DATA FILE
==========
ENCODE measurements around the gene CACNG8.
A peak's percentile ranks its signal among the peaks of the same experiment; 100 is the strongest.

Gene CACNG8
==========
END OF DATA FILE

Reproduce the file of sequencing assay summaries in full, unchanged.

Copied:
ENCODE measurements around the gene CACNG8.
A peak's percentile ranks its signal among the peaks of the same experiment; 100 is the strongest.

Gene CACNG8